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The snails in my mother’s pot looked something like this.

 

I think my father was there and handled that uncomfortable conversation, explaining that snail bait had been spread throughout the yard in an attempt to eradicate these little calcium carbonate delicacies, and it wouldn’t be safe to eat them. It seems those garden variety snails (Helix aspersa) might have been first class for cooking had they not been exposed to poison.

The looming question became who would clean the pot? Certainly not my mother! (Thankfully, I was too little.) After some unlucky person (who, in fact, probably was my mother) did the initial cleaning and escorting of escargot from the pot, I suspect my mother put said pot through a rigorous disinfecting.

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Fast forward four decades or more. I am sitting in an elementary school classroom in Colorado. Teachers had ordered, through a science catalog or some such, some long awaited specimens for the children to study. I happened to be acting as an aid in the classroom the day the surprise specimens arrived.  I watched with rapt attention as the children’s excitement increased. Would it be some rare butterfly or chrysalis? An ant farm? I was completely surprised when, placed on the tables in front of the children, (with strict instructions as to how to handle—or not handle—them) were none other than humble garden snails (Helix aspersa), just like the ones we had so conscientiously exterminated from two of our home gardens.

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Helix aspersa

(Suddenly, I thought I could account for the exodus of a multitude of snails from our neighborhood. Perhaps some enterprising person gathered them up and sold them as scientific specimens, and perhaps as food stuff, gleaning sheer profit for his efforts.)

The children did not experiment with the effect of salt on live snails, although in the interest of science, I thought the children might find it extremely intriguing and informative. I thought about mentioning it, but, first of all, it was not my place, and secondly, I knew it would have the same effect as it did on me, my sister, and my nine-year-old grandson. It would create an intense desire to perform a scientific experiment and observe the results. I didn’t want to be responsible for the destruction of those expensive specimens, even in the name of science, so I kept quiet.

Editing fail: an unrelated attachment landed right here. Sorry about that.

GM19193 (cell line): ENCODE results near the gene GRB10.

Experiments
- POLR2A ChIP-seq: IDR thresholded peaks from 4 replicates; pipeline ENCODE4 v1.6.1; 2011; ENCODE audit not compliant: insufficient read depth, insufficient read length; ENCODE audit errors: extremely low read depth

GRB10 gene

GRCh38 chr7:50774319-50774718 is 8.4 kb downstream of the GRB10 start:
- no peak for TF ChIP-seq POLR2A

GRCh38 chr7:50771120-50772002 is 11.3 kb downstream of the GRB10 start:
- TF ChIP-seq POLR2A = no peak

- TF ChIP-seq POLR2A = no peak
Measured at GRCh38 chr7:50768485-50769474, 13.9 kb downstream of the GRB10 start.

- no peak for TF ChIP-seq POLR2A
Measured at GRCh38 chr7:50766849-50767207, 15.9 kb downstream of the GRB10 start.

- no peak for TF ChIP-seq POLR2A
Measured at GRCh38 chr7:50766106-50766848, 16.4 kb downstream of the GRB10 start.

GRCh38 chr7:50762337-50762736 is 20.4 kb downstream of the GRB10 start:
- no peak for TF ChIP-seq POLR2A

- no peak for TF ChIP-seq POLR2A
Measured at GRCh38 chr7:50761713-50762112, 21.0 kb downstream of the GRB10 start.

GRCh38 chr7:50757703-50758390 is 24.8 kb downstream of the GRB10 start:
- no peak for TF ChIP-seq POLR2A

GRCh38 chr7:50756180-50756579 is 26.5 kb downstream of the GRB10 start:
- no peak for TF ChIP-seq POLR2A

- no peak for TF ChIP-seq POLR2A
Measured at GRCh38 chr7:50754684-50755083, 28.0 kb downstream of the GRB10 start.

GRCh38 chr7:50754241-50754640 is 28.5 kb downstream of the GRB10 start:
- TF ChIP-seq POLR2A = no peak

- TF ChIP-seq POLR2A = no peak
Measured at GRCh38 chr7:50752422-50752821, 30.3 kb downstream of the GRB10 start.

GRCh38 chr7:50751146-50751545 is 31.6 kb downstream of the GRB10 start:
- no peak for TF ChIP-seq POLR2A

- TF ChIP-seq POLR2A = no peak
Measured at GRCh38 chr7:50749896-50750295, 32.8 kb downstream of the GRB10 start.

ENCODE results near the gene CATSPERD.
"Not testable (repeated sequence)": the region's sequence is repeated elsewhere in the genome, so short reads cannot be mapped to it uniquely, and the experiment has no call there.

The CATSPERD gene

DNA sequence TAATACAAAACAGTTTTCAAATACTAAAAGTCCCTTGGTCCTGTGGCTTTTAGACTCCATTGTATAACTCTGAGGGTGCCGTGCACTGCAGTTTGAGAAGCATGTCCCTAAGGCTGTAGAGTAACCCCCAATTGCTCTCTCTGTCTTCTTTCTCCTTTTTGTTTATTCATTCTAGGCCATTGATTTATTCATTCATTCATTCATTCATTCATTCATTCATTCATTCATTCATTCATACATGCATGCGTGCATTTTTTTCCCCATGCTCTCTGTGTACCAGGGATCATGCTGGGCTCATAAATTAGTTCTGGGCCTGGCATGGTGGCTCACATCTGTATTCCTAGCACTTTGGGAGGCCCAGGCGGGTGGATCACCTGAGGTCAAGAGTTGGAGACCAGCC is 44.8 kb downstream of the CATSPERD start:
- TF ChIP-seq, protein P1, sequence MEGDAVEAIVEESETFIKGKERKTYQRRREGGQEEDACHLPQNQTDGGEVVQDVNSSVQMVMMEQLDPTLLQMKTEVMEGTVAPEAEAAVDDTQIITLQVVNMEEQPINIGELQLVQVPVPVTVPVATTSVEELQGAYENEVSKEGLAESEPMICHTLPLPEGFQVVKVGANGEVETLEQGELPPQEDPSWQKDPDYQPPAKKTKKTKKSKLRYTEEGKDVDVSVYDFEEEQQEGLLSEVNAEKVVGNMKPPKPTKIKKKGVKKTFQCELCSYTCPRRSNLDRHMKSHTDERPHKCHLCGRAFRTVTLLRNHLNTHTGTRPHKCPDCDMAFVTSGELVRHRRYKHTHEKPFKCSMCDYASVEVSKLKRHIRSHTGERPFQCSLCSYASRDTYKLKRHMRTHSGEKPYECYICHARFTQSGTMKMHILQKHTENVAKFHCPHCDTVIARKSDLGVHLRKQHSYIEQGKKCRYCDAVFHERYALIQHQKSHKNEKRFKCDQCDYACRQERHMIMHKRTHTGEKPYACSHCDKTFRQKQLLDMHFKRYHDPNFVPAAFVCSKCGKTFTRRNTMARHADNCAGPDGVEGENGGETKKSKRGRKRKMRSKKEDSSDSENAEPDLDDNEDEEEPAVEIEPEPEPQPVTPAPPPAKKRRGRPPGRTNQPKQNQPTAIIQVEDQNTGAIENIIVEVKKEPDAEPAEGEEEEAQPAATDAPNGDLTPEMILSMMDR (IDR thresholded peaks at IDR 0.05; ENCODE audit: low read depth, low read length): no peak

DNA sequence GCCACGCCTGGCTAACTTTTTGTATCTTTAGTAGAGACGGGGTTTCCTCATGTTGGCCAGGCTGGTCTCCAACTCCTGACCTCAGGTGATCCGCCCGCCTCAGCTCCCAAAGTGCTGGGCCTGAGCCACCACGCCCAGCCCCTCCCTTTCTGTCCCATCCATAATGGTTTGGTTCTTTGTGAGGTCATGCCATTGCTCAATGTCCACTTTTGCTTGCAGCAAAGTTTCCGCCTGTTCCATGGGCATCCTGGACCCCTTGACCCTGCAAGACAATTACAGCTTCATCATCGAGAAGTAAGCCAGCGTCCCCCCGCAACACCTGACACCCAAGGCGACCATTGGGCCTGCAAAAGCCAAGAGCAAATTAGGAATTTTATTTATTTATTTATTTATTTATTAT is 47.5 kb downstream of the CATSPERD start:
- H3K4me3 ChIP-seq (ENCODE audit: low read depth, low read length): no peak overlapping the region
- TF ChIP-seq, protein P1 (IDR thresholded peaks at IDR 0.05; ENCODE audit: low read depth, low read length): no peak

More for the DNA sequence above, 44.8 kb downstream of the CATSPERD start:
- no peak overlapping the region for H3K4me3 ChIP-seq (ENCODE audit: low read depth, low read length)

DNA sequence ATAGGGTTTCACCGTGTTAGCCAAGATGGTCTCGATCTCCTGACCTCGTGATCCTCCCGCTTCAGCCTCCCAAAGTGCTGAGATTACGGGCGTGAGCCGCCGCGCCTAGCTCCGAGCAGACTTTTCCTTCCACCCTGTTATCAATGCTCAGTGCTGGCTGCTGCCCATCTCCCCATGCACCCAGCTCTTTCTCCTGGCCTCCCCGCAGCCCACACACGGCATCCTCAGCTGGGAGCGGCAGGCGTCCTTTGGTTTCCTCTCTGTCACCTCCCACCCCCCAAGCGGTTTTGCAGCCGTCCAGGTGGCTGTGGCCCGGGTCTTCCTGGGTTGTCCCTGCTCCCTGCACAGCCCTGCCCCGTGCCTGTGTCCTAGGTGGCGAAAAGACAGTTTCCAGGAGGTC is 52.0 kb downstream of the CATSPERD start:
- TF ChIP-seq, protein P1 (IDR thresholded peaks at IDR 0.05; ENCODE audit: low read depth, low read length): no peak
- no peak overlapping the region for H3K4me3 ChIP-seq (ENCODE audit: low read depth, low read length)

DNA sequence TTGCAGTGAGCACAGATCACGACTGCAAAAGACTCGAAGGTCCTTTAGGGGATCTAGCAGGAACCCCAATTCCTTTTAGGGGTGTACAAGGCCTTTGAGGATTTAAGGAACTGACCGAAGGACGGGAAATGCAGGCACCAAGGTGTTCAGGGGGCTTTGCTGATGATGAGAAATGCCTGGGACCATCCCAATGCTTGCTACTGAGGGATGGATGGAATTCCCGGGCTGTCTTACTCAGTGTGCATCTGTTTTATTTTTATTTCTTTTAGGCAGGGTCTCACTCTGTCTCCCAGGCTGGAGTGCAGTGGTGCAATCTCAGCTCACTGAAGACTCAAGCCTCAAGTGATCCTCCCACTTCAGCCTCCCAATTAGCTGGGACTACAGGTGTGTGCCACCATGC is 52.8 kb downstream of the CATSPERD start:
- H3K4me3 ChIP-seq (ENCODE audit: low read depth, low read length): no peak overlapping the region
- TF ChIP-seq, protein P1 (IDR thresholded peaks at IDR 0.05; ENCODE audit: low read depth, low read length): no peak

(I did find myself asking the air, “You paid for these?”) Maybe when all scientific observation was over, the teachers were planning an extraordinary feast.

I have never salted a snail since my mother encouraged me against it. While I recognize that many a gourmet (or Italian grandmother) relishes snails (Escargot or Babbaluci) as a delicacy, I sincerely hope I don’t meet them in my garden or on my plate from this time henceforward.

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My First Blog Post EVER!

End Piece

© May 19, 2016

From the bottom of my heart, I thank you, dear Friends, for reading.

 


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In Search of a More Normal “Normal”

Blog Post #36

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nor·mal

ˈnôrməl/

adjective

1.conforming to a standard; usual, typical, or expected.

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What do you consider to be “normal?”

People talk of leading a “normal life,” or wanting someone they know to behave in a more “normal way.” Who hasn’t heard someone say, “I’m just a normal person,” or “I just want (or like) to do normal things?”

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I think it’s possible to explain normalcy to a point, but I think there’s a fine line separating what one person thinks is normal from what another person thinks. Maybe not even a fine line—maybe a giant firebreak sort of line, that won’t allow one person’s normal to leap over and infringe on, or burn, someone else’s normal.

This question of normalcy often arises early in a marriage. When Brad and I were first married over forty years ago, it was clear that what was normal to Brad was certainly not normal to me!

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Example:

Since I was five years old, it was normal for me to get up and pull the covers up over the pillow, making the bed first thing in the morning. At a young age, I so liked the feeling I got tidying my room that by the time I was a teenager, I often made the bed for my mother, and sometimes my siblings. This practice spilled over into married life. As soon as my feet hit the floor in the morning, I made the bed—provided, of course, that Brad wasn’t it in. Observing this routine for a week or so, Brad told me that it was normal in the home in which he was raised to pull back the covers to air the bed each morning, and he wanted to know why I didn’t do that. Feeling slightly defensive about my family’s normal, I told him that our mother expected us to make our beds first thing, and our sheets always smelled perfectly fine.